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The (Central) American Crocodile Sanctuary

Most of us from USA and Canada firmly believe that ALLIGATORS live in Florida and CROCODILES live in Africa (such as the infamous Nile Crocodile). But in reality there are TWO species of crocodiles in Mexico and Guatemala, and one of these crocodiles lives happily in Florida also. There is an alligator in the Maya area, but it is considered a caiman. To confuse the situation for lay people, this caiman has a scientific name of Caiman crocodilus, but it is a caiman, hence an alligator. Although a caiman is not a crocodile but we lump it together with true crocodiles under the informal rubric “Crocodilian.”

This web page is about the American Crocodile as a first step to see whether this crocodile, or one of the other species, is the model for the crocodilian monsters of Mayan art in the iconography of Honduras and Guatemala especially.

The Crocodylus acutus inhabits fresh and salt water of the Atlantic and the Caribbean: from South Florida, USA, and Venezuela to the Pacific, from Mexico to northern Peru.  These strictly carnivorous reptiles, It eats fish, other aquatic reptiles and birds or mammals that approach the water's edge, and it even attacks humans (Lee 1996).

A large Crocodylus acutus in a pool of Cocodrilos Clal Continental

A large Crocodylus acutus in a pool of Cocodrilos Clal Continental. Photo by Ilena García, Copyright FLAAR 2012.

During early November one of the FLAAR biologists visited Cocodrilos Clal Continental, a company created for the "commercialization" and "preservation of the species", as its website states. This finca is an expensive operation that consumes today "a million dollars a year" in the salaries of its 17 employees and food for their 10,000 + specimens.
The site occupies about 30 hectares in the county of San Manuel, 220 km north of Tegucigalpa. In the central part of its infrastructure 141 artificial medium sized pools were built, each of which hosts a group consisting of a stud and four females.

The fertilization in females occurs in the lagoons, each one lays “up to 60 eggs once a year" fertilized by the male. The male that does not mate is sent to retirement.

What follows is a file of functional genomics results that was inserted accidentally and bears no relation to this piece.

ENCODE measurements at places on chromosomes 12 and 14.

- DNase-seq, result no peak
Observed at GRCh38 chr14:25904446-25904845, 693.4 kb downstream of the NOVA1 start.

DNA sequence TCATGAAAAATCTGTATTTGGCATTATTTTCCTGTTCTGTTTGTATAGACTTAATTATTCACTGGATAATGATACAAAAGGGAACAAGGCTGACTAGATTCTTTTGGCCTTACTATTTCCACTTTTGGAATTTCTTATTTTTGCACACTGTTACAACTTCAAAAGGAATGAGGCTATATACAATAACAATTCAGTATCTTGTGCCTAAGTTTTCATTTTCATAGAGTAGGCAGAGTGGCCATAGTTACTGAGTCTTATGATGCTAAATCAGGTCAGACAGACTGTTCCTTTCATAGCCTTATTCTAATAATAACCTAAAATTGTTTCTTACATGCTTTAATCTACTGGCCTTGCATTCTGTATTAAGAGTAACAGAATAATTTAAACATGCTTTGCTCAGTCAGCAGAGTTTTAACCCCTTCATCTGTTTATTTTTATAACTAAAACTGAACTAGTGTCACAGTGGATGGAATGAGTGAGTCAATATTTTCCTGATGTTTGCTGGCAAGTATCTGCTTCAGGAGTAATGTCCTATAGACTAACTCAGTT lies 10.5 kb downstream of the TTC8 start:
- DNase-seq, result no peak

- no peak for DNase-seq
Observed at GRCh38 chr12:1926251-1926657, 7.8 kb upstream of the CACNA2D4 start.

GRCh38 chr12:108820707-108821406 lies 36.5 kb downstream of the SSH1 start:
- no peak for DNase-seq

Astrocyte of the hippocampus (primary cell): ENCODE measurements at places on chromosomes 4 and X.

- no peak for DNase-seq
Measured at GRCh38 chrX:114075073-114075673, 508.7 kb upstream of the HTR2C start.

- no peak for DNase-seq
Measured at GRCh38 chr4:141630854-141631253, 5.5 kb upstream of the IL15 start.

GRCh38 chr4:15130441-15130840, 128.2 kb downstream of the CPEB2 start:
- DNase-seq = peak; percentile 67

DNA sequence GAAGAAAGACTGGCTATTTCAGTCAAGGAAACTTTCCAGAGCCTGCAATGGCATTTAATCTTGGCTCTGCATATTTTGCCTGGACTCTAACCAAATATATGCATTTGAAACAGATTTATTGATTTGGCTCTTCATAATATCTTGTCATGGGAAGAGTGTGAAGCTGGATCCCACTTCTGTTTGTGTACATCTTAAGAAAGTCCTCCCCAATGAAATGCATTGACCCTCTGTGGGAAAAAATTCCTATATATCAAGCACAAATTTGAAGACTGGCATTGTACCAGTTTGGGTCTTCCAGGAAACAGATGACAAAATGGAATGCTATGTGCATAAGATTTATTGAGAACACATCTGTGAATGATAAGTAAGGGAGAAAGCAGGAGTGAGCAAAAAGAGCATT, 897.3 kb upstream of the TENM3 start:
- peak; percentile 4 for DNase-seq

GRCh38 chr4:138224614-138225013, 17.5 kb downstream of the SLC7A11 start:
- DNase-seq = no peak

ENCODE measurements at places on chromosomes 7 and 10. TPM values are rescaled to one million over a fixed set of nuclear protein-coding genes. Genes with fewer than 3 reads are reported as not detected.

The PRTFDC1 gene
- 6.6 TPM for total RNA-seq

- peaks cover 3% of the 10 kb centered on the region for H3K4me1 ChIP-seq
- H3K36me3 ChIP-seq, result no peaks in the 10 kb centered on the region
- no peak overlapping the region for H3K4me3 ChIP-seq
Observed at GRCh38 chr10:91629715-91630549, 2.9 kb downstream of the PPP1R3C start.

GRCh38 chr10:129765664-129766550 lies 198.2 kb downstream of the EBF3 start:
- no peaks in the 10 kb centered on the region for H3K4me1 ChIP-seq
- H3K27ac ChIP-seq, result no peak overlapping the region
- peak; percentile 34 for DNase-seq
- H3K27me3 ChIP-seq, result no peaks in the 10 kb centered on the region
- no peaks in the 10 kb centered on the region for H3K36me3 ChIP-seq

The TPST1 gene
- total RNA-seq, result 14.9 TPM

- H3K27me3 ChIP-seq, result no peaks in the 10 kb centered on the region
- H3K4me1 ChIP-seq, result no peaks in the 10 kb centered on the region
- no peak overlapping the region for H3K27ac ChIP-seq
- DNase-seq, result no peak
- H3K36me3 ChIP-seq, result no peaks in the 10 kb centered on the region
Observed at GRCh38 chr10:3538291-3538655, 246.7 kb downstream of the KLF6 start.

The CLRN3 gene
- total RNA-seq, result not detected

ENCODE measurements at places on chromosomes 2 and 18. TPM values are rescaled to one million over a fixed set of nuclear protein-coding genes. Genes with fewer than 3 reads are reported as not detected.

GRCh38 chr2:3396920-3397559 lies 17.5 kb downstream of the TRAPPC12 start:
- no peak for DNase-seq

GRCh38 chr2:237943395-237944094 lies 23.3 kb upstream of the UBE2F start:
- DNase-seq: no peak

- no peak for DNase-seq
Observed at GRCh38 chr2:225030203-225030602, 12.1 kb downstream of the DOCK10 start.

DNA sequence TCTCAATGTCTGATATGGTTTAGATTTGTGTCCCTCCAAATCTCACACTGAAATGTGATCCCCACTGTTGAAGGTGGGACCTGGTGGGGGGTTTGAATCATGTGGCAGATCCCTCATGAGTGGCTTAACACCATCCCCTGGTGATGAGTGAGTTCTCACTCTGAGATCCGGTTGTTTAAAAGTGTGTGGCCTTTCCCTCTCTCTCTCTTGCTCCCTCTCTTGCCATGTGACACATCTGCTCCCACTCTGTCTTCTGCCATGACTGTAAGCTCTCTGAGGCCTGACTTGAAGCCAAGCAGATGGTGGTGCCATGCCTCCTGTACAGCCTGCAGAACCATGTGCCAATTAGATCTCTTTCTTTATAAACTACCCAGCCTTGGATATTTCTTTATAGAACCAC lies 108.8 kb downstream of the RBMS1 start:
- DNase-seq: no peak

One of the many lagoons that host specimens for reproduction

One of the many lagoons that host specimens for reproduction. Photo by Ilena García, Copyright FLAAR 2012.


Eggs laid by Crocodylus acutus, American crocodile.

Eggs laid by Crocodylus acutus, American crocodile. Photo by Ilena García, Copyright FLAAR 2012.

Small crocodiles are raised in special pools and then transferred to fattening ponds where they spend two additional years.  The farm claims to have 10,000 specimens, experts from the U.S. and Canada say they have to produce at least 18,000 in order to be able to export.

Crocodylus acutus swimming in warm water for suvival.

Crocodylus acutus swimming in warm water for suvival. Photo by Ilena García, Copyright FLAAR 2012.


American crocodile in growth stage inside Cocodrilos Continental Finca.

American crocodile in growth stage inside Cocodrilos Continental Finca. Photo by Ilena García, Copyright FLAAR 2012.

Crocodylus acutus skin, maya ethnozoology images by FLAAR.

Crocodylus acutus skin. Photo by Ilena García, Copyright FLAAR 2012.

Exporting is blocked at the moment, as the C. acutus is considered an endangered species by The Convention on International Trade in Endangered Species of Wild Fauna and Flora (CITES); and included in Appendix 1 which prohibits commercial exploitation.    During the meeting scheduled for March in Bangkok, "Received a notice of CITES in Geneva, that the C. acutus will be uploaded to Appendix 2 at the next meeting".

Appendix 2 in CITES implies that the animal is no longer endangered, but still protected and eventually after a specific scientific study, may authorize commercial quotas, especially individuals from hatcheries.

 

BIBLIOGRAPHY

  • Gunther Köhler
  • 2008              
  • Reptiles of Central America: Crocodilians (Crocodylia).  Herpeton Verlag: 400pp
  • Lee, J.C.
  • 1996           
  • The amphibians and reptiles of the Yucatán Peninsula. Cornell University Press: 500pp

 

Written by Ilena Garcia; edited by Nicholas Hellmuth. First posted Nov. 16, 2012 after Ilena's visit to Honduras the previous weekend.

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